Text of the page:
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The Unintended Negative Consequences of Government Actions and Initiatives in Selected Environmental, Social and Economic Domains: Opportunities for Co-construction Approaches

Christopher R. BRYANT1, Chérine AKKARI2, Antonia D. BOUSBAINE3, Kénel DELUSCA4, Oumarou DAOUDA5, Mamadou A. SARR6, Madani AZZEDDINE7
1University of Guelph, Ontario Agricultural College, School of Environmental Design and Rural Development, Ontario, CANADA
2 University of Montréal, Faculty of Arts and Sciences, Montréal, CANADA
3 University of Liège, Department of Geography, Laboratory LAPLEC, Liège, BELGIUM
4 Institute of Science, Technology and Advanced Studies of Haiti, Cap Haitien, HAITI
5 United Nations Development Program, Program Analyst, Senior Technical Advisor, Brazzaville, REPUBLIC OF CONGO
6 Centre de Suivi Écologique, Dakar, SENEGAL
7 University of Djilali Bounaama Khemis Miliana, Faculty of Social and Human Sciences, Department of Human Sciences, Khemis Miliana, ALGERIA
E-mail:,,, omardaouda@,,
Pages: 79-88

Abstract. Governments are frequently involved in dealing with major environmental, social and economic issues, often with the stated intention of improving the situation of population directly concerned. However, many government interventions have also led to unintended negative consequences. Using selected issues particularly relating to agriculture, coastal communities and adaptation to climate change and variability, a conceptual framework is first presented. This focuses on the types of unintended negative consequences as well as their underlying causes. Some of the underlying causes relate to the lack of governments’ understanding of how people in different territories have different priorities and act accordingly. A major approach for improving this situation is to develop co-construction processes leading to the creation of policies, programmes and initiatives. Co-construction involves integrating the extensive knowledge of the many legitimate actors who frequently have not been involved by governments in the development of policies, programs and initiatives. This involvement can involve citizens or their representatives, and should include the whole range of legitimate interests in what is being discussed, planned and put into action. In this article, brief reference is also made to unintended positive consequences of government action, but the focus is on the unintended negative consequences of government action. The article is based upon a wide range of research projects involving the different authors, including sequences of research projects in both developed and developing countries as well as drawing upon results from the research literature.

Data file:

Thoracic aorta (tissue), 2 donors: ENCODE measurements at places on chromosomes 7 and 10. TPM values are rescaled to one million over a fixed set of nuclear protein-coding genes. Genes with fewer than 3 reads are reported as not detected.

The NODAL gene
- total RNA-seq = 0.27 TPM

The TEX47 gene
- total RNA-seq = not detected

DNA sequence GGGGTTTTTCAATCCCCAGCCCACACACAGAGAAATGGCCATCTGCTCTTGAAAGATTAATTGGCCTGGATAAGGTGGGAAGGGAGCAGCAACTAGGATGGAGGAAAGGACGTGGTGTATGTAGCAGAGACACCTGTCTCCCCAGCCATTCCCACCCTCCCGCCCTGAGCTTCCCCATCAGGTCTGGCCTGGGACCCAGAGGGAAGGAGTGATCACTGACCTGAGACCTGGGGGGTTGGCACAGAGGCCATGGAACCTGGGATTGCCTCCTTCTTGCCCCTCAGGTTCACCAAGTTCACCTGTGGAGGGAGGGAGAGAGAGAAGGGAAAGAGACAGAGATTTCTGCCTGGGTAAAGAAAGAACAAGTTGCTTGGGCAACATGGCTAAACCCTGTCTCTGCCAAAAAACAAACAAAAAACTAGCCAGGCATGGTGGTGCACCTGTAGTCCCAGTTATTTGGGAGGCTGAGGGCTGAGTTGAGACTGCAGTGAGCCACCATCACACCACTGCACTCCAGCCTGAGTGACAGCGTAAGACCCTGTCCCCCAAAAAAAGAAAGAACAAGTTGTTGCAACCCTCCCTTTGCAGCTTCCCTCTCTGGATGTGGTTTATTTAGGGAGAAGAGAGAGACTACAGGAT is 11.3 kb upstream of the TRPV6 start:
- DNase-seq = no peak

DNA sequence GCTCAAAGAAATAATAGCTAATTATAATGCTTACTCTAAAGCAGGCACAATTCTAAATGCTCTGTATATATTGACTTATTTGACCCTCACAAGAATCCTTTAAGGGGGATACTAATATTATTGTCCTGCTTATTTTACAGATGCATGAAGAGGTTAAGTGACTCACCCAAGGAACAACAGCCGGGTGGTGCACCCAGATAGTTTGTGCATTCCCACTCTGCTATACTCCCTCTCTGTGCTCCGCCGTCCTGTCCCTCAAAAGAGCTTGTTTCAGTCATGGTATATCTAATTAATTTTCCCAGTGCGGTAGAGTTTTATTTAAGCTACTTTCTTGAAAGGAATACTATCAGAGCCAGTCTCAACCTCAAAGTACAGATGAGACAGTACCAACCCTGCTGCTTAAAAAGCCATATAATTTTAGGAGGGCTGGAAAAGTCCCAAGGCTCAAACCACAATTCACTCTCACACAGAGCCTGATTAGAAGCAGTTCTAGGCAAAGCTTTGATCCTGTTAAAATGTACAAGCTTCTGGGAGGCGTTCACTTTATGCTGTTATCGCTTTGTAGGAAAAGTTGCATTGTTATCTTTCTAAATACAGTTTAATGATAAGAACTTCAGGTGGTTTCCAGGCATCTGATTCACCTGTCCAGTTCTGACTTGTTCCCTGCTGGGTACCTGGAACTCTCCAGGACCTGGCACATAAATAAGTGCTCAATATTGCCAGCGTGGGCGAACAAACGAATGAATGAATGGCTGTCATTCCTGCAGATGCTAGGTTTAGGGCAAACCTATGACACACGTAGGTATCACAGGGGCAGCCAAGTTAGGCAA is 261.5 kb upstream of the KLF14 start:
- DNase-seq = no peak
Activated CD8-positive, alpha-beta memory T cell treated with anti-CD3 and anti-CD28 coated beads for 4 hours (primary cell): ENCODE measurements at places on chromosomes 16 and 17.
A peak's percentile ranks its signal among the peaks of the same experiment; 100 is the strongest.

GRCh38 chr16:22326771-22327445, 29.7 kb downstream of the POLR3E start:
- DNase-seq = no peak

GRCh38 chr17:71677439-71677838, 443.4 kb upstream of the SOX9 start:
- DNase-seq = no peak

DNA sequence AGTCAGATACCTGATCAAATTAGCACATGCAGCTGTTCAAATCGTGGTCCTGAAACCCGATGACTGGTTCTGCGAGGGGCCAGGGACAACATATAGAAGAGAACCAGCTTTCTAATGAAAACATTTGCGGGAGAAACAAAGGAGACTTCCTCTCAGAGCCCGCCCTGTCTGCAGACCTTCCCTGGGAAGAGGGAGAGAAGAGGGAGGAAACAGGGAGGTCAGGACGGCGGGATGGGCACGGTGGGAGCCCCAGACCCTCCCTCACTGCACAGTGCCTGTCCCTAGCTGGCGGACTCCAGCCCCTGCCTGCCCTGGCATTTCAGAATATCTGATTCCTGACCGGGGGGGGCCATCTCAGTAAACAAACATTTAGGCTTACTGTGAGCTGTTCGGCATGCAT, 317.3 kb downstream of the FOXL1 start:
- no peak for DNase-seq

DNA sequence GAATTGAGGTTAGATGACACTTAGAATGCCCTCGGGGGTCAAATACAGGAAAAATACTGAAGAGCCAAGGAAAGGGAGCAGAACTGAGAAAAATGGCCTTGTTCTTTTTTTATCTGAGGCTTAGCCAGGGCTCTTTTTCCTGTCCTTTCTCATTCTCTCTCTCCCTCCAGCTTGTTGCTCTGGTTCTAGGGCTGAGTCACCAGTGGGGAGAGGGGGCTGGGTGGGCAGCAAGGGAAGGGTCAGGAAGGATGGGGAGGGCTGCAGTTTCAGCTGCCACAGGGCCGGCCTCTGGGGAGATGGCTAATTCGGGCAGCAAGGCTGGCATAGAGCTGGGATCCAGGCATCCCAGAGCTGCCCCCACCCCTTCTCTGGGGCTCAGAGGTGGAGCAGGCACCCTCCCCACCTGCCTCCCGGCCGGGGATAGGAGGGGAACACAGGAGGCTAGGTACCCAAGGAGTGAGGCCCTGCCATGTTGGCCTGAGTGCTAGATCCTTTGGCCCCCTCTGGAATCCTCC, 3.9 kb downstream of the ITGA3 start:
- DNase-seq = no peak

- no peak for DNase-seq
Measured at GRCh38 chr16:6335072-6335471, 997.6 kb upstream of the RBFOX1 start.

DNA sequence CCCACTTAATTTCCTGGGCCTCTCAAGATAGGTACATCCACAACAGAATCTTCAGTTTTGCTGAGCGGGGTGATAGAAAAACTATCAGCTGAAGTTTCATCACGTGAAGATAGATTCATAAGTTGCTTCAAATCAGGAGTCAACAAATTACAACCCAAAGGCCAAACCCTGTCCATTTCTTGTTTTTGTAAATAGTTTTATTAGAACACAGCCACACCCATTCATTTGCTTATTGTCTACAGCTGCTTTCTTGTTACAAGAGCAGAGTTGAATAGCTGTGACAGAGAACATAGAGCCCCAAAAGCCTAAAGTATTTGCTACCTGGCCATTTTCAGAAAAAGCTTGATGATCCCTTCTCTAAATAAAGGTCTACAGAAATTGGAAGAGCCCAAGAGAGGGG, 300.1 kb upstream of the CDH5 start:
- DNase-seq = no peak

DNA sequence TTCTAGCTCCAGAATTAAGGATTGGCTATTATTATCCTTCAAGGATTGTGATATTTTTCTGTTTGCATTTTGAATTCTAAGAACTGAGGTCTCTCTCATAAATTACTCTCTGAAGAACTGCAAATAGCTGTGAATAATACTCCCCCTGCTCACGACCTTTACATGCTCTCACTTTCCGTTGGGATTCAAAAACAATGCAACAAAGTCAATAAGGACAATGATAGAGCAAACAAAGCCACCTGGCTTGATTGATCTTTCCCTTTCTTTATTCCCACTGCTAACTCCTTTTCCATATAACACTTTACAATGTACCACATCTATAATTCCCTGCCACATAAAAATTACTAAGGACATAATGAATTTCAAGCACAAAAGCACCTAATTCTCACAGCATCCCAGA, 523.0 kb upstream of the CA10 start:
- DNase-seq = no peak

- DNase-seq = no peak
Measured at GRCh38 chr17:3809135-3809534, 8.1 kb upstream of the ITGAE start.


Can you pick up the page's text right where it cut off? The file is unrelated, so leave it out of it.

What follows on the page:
K e y w o r d s:  government intervention, unintended consequences, co-construction of interventions, agriculture, climate change adaptation, coastal communities